Harrisburg attorney William Cluck said Thursday he'd learned the name of the federal judge who ordered all records of the March 2018 excavation to be sealed.
'I got what I wanted,' Cluck told PennLive after submitting a Right-to-Know appeal.
He said he can now apply to the judge in question to unseal the records in the case.
Cluck's client is Finders Keepers LLC, treasure hunters who say they were banned from digging at Dents Run, where legend says gold bullion was buried.
The FBI later carried out work at the forest but said they didn't find anything.
According to the 155-year-old tale, a Union Army wagon train was carrying two tons of gold on a 400-mile journey between Wheeling, West Virginia, and Gettysburg.
The gold was sent by President Abraham Lincoln to pay Union soldiers but first had to make a stop at the US Mint in Philadelphia.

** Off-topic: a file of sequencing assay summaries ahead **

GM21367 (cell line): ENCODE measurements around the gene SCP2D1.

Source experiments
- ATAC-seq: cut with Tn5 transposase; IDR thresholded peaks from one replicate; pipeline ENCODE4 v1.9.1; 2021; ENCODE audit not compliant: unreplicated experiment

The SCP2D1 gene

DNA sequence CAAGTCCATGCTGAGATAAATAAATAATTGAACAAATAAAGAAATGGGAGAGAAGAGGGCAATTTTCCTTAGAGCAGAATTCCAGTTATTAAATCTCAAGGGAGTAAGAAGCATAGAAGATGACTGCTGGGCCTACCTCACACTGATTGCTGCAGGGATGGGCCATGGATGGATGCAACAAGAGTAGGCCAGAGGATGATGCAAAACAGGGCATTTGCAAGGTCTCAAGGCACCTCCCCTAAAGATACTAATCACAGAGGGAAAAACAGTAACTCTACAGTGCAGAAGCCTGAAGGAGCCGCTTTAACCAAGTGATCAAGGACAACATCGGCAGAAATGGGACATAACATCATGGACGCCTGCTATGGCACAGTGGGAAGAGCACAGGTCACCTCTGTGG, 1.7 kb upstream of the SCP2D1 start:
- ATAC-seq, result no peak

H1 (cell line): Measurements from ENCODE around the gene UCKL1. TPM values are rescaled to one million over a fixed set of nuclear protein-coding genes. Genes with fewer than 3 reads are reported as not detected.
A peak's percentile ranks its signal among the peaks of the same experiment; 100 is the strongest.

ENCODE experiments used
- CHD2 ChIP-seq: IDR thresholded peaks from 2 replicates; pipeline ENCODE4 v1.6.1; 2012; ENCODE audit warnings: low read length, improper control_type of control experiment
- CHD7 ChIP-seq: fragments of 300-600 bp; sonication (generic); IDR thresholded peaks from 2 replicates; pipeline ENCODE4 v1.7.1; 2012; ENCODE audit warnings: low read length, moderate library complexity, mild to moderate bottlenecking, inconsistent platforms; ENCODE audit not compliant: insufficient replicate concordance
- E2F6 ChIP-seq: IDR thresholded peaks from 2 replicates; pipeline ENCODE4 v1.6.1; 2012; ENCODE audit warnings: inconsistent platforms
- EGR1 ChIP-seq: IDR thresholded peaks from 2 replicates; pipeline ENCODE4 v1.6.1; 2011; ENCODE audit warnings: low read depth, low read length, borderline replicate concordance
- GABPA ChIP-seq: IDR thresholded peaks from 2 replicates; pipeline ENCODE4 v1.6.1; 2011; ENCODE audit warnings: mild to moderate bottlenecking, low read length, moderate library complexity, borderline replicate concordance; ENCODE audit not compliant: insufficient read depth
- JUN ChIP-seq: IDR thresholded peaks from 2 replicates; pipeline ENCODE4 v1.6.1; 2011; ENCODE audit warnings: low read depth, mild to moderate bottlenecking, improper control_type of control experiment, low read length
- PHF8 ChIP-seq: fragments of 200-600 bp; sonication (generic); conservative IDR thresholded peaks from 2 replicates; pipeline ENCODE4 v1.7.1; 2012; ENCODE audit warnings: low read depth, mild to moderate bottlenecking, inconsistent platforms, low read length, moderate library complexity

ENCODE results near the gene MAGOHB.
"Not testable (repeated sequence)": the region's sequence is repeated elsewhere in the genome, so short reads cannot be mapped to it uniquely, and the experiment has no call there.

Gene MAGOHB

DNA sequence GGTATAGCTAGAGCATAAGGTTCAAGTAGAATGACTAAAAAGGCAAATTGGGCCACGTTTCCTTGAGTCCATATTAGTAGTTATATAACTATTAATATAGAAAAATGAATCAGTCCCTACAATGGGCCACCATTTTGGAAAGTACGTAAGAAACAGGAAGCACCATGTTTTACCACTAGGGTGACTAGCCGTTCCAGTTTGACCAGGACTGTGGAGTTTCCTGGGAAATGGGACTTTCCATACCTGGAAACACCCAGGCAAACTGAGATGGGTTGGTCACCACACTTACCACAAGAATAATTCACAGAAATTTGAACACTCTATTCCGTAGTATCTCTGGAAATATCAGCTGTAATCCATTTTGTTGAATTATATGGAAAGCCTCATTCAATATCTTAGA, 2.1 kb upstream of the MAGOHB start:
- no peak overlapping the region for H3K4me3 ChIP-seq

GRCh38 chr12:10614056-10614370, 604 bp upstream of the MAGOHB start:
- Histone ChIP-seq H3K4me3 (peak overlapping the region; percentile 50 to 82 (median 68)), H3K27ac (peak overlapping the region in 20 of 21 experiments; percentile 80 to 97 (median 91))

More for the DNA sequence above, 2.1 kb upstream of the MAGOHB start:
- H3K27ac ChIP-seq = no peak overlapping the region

It was last spotted in St Marys, Pennsylvania, travelling northeast towards the capital.
When the wagon train didn't arrive at the Mint, searchers were sent out who discovered empty wagons and the bodies of dead soldiers.
Various accounts say that the lieutenant charged with leading the wagon had fallen into a fever and divulged the secret of their cargo to the lower ranking soldiers.
Roguish elements within his own squadron are then said to have slain the rest and made off with the treasure.